Discover Your Goals and Personal Mission Statement

By Pam Watson Korbel, Interim Executive and Corporate Director  and CWCC Member

“Here’s the truth: People who get what they want tend to be the ones who make the effort to know what they want.” – Martha Beck, author of Finding Your Way in a Wild New World (Free Press)

It’s the new year and you can’t miss seeing several articles about setting resolutions and goals for 2012.  (Makes you feel apprehensive just to read this, right?)  And, you won’t miss the media stories about people not living up to their resolutions.    Most will not offer this perspective however.

People and businesses don’t achieve their annual goals because they fail to tie their goals to the big picture.  Knowing what you want is more than a one-year journey; it spans ten or more years.  So I would alter Ms. Beck’s statement by saying, people who get what they want tend to make the effort to know what they want today and for the long-term future.

In my own case, for example, as a college student I set my sights on achieving the role of Director of Media Relations for my university.  It was a seven to ten-year goal to start with and I worked tirelessly on little tactics to position myself including working an internship with the Director and even joining a professional association with the Vice President.  Then, at age 25, the job came open and it was mine.  However, within four years, I felt stagnant.  I had not set my sights on the next dream job.

To ensure that you’ve got your 2012 goals hitched to your long-term star, consider each of these:

  1. What are you values?  Your guiding principles will shape you more than anything.  Check out Steven Covey’s exercises for clarifying your values in his work book 7 Habits of Highly Successful People.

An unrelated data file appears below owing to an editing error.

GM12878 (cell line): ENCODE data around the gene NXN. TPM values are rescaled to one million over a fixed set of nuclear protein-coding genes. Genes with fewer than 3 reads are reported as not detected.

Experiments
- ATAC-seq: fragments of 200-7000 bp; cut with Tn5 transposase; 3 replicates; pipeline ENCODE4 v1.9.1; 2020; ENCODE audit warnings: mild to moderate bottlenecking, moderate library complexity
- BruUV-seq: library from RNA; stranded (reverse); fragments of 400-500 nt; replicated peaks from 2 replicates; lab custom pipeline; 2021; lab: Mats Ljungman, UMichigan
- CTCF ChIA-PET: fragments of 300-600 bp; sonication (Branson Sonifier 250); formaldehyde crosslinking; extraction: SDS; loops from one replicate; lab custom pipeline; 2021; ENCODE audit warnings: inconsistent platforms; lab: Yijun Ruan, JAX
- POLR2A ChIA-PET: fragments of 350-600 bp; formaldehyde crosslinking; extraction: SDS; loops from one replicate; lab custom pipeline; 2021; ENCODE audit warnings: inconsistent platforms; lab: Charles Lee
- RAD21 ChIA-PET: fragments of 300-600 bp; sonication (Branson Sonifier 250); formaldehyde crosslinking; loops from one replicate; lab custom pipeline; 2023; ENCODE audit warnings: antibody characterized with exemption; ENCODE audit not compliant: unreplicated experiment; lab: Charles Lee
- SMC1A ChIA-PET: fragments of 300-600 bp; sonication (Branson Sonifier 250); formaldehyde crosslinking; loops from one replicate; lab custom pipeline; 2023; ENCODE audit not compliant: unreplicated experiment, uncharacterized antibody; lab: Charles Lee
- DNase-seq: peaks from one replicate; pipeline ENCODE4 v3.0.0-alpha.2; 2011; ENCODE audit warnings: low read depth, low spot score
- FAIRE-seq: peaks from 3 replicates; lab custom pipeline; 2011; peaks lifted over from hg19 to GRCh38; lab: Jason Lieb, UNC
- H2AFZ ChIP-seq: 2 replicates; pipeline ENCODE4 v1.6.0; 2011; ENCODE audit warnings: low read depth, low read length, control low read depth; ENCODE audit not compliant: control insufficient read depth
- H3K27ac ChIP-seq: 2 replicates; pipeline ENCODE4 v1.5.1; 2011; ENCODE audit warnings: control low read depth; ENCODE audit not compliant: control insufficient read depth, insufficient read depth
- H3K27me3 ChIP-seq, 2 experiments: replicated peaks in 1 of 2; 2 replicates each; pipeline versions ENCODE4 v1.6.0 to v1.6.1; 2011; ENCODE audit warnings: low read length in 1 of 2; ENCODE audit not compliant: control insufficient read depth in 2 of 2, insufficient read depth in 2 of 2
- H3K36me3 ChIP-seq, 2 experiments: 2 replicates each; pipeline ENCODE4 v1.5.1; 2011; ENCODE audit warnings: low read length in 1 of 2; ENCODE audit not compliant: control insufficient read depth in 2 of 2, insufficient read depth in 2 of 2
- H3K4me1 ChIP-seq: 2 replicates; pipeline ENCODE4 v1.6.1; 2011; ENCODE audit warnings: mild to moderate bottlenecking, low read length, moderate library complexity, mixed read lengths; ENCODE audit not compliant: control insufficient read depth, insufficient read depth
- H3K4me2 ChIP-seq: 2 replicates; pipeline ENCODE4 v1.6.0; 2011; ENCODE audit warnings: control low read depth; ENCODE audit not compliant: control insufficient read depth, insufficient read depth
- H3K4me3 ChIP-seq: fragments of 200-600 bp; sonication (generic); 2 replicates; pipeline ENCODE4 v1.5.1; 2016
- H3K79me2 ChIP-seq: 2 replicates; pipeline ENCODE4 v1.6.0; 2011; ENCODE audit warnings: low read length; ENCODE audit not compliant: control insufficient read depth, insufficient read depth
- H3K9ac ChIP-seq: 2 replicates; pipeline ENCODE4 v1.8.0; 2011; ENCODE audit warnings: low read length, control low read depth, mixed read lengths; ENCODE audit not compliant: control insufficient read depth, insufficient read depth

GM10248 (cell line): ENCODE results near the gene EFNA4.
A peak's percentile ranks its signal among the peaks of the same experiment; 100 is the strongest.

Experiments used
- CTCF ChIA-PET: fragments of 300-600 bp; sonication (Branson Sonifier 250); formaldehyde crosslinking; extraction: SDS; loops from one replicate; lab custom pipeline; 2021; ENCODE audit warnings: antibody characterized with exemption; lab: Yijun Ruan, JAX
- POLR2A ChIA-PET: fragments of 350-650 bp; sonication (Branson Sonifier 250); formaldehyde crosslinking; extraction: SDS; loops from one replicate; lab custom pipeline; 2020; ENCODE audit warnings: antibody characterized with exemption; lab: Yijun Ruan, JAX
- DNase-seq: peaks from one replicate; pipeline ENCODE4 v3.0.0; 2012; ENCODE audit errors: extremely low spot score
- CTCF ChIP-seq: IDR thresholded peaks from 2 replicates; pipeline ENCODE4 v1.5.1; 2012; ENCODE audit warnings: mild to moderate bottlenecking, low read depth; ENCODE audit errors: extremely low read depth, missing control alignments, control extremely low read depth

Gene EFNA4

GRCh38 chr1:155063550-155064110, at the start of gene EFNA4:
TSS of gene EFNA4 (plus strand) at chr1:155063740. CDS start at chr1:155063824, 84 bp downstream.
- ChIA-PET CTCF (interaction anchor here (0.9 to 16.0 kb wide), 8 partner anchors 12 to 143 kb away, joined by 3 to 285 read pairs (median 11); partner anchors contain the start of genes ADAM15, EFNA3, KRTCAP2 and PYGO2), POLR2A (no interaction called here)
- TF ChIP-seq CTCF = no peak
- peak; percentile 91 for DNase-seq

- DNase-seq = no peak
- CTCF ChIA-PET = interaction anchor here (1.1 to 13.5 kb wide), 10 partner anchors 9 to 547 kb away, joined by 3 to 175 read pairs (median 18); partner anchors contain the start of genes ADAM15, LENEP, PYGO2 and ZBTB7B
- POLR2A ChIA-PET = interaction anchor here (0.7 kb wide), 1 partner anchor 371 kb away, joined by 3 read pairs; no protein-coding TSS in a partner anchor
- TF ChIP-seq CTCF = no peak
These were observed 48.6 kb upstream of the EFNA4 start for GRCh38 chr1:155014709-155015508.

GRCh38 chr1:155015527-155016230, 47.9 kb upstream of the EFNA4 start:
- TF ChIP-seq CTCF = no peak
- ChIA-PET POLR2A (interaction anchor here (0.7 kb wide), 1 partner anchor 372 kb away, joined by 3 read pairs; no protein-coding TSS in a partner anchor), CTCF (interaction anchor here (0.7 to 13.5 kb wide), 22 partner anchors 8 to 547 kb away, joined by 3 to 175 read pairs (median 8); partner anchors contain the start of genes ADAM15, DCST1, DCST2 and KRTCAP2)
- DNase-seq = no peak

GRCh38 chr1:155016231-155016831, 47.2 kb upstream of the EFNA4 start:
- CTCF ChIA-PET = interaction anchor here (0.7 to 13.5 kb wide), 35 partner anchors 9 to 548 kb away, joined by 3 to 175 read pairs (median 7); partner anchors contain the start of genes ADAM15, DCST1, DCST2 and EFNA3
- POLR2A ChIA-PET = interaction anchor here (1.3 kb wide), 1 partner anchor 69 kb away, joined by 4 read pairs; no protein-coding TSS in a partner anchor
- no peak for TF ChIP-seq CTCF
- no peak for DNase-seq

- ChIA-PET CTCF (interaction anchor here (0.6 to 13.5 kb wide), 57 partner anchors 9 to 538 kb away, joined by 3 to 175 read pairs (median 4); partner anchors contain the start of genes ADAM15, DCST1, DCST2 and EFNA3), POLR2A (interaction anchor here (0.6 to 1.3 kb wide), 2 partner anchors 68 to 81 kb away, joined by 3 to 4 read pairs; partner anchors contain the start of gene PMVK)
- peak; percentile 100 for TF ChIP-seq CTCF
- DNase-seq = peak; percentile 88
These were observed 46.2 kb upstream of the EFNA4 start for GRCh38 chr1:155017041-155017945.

2. What is your mission?  Writing down your personal mission starts to define your path.  Why are you here and how will you contribute?  I found that Rick Warren’s work book Purpose Driven Life helped me to zero in on life purpose.
  3. What is your big hairy audacious goal (BHAG)?  This is all about your 10 to 15-year horizon.  What do you want to be?  Jim Collins originally coined the BHAG term and any of his books delve into this topic more.
  4. Now you’re ready to set short-term goals.  What do you want in three years? One year?  How will those smaller goals take you one step closer to living your purpose and achieving your big hairy audacious goal?

A friend of mine who is a corporate executive gave me great advice once…don’t start any task without asking “how does this get me one step closer to my big hairy audacious goal?”

Clarity and authenticity develop from being grounded for the long-term future.  Enjoy your journey.

Pam Watson Korbel is an Interim Executive and Corporate Director specializing in fast-growth companies.  She can be reached through her company SmartGrowth, Inc. at 303-906-4144 and pam@smartgrowth.com.